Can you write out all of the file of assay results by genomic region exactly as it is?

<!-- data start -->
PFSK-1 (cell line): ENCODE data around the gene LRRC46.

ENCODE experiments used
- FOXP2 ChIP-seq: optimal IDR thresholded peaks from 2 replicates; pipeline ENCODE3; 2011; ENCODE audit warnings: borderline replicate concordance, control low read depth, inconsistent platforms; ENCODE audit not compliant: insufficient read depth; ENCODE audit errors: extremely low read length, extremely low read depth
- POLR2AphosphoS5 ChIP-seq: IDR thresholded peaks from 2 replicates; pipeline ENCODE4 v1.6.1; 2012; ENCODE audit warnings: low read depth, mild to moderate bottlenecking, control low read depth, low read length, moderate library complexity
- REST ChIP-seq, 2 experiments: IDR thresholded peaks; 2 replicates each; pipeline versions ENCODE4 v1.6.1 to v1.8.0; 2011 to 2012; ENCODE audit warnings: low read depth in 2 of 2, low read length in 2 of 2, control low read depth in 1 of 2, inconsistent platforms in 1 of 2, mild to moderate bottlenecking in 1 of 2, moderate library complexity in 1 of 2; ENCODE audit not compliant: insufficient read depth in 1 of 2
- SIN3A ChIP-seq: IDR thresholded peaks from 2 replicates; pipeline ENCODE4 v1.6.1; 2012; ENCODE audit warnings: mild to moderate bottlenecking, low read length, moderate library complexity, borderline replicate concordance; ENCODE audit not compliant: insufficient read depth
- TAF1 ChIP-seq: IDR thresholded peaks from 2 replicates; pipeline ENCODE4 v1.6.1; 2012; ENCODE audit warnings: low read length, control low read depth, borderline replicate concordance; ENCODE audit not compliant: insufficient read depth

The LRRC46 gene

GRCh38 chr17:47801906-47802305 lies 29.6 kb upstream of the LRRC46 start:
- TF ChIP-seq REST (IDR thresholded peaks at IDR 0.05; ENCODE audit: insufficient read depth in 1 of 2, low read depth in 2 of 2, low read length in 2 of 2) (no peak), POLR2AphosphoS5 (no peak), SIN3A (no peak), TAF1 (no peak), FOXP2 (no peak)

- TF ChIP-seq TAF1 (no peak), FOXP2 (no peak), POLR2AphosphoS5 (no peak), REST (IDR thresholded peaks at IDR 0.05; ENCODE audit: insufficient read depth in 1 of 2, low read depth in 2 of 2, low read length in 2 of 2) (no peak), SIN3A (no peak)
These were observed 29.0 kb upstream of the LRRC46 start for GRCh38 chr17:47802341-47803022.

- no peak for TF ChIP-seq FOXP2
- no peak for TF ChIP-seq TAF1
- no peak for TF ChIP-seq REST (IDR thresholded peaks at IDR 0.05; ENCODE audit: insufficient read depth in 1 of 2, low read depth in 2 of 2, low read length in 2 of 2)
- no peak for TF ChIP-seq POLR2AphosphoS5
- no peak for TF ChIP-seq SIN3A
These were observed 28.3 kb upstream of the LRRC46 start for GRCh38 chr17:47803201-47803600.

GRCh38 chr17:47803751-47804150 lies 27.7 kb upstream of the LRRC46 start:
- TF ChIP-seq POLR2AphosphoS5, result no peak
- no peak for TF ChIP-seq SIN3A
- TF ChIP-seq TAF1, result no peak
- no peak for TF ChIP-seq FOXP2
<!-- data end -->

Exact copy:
PFSK-1 (cell line): ENCODE data around the gene LRRC46.

ENCODE experiments used
- FOXP2 ChIP-seq: optimal IDR thresholded peaks from 2 replicates; pipeline ENCODE3; 2011; ENCODE audit warnings: borderline replicate concordance, control low read depth, inconsistent platforms; ENCODE audit not compliant: insufficient read depth; ENCODE audit errors: extremely low read length, extremely low read depth
- POLR2AphosphoS5 ChIP-seq: IDR thresholded peaks from 2 replicates; pipeline ENCODE4 v1.6.1; 2012; ENCODE audit warnings: low read depth, mild to moderate bottlenecking, control low read depth, low read length, moderate library complexity
- REST ChIP-seq, 2 experiments: IDR thresholded peaks; 2 replicates each; pipeline versions ENCODE4 v1.6.1 to v1.8.0; 2011 to 2012; ENCODE audit warnings: low read depth in 2 of 2, low read length in 2 of 2, control low read depth in 1 of 2, inconsistent platforms in 1 of 2, mild to moderate bottlenecking in 1 of 2, moderate library complexity in 1 of 2; ENCODE audit not compliant: insufficient read depth in 1 of 2
- SIN3A ChIP-seq: IDR thresholded peaks from 2 replicates; pipeline ENCODE4 v1.6.1; 2012; ENCODE audit warnings: mild to moderate bottlenecking, low read length, moderate library complexity, borderline replicate concordance; ENCODE audit not compliant: insufficient read depth
- TAF1 ChIP-seq: IDR thresholded peaks from 2 replicates; pipeline ENCODE4 v1.6.1; 2012; ENCODE audit warnings: low read length, control low read depth, borderline replicate concordance; ENCODE audit not compliant: insufficient read depth

The LRRC46 gene

GRCh38 chr17:47801906-47802305 lies 29.6 kb upstream of the LRRC46 start:
- TF ChIP-seq REST (IDR thresholded peaks at IDR 0.05; ENCODE audit: insufficient read depth in 1 of 2, low read depth in 2 of 2, low read length in 2 of 2) (no peak), POLR2AphosphoS5 (no peak), SIN3A (no peak), TAF1 (no peak), FOXP2 (no peak)

- TF ChIP-seq TAF1 (no peak), FOXP2 (no peak), POLR2AphosphoS5 (no peak), REST (IDR thresholded peaks at IDR 0.05; ENCODE audit: insufficient read depth in 1 of 2, low read depth in 2 of 2, low read length in 2 of 2) (no peak), SIN3A (no peak)
These were observed 29.0 kb upstream of the LRRC46 start for GRCh38 chr17:47802341-47803022.

- no peak for TF ChIP-seq FOXP2
- no peak for TF ChIP-seq TAF1
- no peak for TF ChIP-seq REST (IDR thresholded peaks at IDR 0.05; ENCODE audit: insufficient read depth in 1 of 2, low read depth in 2 of 2, low read length in 2 of 2)
- no peak for TF ChIP-seq POLR2AphosphoS5
- no peak for TF ChIP-seq SIN3A
These were observed 28.3 kb upstream of the LRRC46 start for GRCh38 chr17:47803201-47803600.

GRCh38 chr17:47803751-47804150 lies 27.7 kb upstream of the LRRC46 start:
- TF ChIP-seq POLR2AphosphoS5, result no peak
- no peak for TF ChIP-seq SIN3A
- TF ChIP-seq TAF1, result no peak
- no peak for TF ChIP-seq FOXP2